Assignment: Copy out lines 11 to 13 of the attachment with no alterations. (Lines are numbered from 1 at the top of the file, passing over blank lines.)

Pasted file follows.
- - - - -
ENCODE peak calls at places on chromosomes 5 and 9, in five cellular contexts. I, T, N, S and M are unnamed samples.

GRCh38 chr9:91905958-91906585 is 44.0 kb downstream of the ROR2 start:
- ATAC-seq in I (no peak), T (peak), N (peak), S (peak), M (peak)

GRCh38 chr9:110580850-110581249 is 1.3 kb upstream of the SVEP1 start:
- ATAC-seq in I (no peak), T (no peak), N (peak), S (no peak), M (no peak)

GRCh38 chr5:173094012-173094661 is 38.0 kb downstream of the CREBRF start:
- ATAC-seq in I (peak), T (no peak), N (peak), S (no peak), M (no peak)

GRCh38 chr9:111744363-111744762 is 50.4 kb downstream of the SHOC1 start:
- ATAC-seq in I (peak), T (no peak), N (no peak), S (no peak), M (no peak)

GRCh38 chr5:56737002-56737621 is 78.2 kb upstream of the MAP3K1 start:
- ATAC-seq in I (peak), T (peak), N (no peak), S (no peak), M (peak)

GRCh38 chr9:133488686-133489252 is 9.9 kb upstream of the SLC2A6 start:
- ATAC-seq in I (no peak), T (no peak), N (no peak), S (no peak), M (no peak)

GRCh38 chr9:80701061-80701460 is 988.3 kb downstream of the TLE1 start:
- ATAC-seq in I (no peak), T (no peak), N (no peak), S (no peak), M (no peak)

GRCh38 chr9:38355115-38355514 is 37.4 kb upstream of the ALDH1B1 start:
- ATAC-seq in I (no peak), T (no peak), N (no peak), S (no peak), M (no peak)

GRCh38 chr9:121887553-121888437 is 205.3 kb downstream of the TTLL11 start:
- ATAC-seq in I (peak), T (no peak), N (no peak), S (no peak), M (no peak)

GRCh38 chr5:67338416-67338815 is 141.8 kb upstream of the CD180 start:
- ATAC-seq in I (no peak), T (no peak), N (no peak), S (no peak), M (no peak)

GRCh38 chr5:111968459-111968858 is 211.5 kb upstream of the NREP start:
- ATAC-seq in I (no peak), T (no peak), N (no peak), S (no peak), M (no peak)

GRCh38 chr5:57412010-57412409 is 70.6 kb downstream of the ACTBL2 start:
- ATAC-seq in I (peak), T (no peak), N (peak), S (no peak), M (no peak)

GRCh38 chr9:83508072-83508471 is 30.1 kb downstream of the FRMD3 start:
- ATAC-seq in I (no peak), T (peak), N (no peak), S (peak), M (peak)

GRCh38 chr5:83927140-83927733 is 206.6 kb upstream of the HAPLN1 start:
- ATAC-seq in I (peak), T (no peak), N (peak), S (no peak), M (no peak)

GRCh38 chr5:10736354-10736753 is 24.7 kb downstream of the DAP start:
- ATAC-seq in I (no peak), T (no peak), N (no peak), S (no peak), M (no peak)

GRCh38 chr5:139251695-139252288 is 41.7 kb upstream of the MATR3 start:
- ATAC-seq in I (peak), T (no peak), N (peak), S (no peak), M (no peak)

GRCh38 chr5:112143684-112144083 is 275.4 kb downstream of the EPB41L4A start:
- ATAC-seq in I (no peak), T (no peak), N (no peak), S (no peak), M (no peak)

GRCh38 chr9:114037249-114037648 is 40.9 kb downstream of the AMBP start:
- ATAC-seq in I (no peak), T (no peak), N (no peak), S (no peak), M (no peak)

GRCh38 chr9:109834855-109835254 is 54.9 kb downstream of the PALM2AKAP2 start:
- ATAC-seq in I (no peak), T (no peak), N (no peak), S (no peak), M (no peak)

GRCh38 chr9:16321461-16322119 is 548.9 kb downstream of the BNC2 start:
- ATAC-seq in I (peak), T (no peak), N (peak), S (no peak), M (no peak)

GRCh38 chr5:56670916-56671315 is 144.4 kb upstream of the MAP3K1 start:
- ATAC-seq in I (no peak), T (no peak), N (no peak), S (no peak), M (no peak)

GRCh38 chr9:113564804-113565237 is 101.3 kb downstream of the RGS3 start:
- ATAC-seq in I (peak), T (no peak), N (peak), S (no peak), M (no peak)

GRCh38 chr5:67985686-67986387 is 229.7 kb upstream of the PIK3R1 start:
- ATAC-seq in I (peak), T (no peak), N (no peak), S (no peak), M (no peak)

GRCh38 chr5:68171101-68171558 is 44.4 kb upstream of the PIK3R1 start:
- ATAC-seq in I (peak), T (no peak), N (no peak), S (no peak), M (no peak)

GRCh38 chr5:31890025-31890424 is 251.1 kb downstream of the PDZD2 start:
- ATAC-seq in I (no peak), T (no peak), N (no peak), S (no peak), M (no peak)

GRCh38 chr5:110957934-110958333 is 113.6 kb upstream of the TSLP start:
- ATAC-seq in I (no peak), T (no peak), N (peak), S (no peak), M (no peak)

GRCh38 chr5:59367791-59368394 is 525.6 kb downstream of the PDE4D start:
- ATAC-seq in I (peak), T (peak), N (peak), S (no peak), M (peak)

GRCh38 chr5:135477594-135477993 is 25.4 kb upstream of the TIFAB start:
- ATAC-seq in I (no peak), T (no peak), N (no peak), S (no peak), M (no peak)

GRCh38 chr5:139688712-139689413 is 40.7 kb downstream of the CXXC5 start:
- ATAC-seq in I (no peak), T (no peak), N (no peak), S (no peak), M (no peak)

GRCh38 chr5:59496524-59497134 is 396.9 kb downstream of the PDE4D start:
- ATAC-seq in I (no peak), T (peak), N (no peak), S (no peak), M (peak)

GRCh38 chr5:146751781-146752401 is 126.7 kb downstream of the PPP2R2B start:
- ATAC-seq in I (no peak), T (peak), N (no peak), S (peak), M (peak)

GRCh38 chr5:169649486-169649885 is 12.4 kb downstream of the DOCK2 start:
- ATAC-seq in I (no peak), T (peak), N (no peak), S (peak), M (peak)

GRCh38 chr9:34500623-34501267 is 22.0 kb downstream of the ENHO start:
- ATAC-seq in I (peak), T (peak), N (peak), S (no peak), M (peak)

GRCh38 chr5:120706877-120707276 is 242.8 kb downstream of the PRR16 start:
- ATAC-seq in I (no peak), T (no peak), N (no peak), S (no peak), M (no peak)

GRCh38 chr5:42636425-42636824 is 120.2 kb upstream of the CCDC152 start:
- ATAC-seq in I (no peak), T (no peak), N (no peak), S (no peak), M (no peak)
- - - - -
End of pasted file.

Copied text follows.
- ATAC-seq in I (peak), T (peak), N (no peak), S (no peak), M (peak)

GRCh38 chr9:133488686-133489252 is 9.9 kb upstream of the SLC2A6 start:
- ATAC-seq in I (no peak), T (no peak), N (no peak), S (no peak), M (no peak)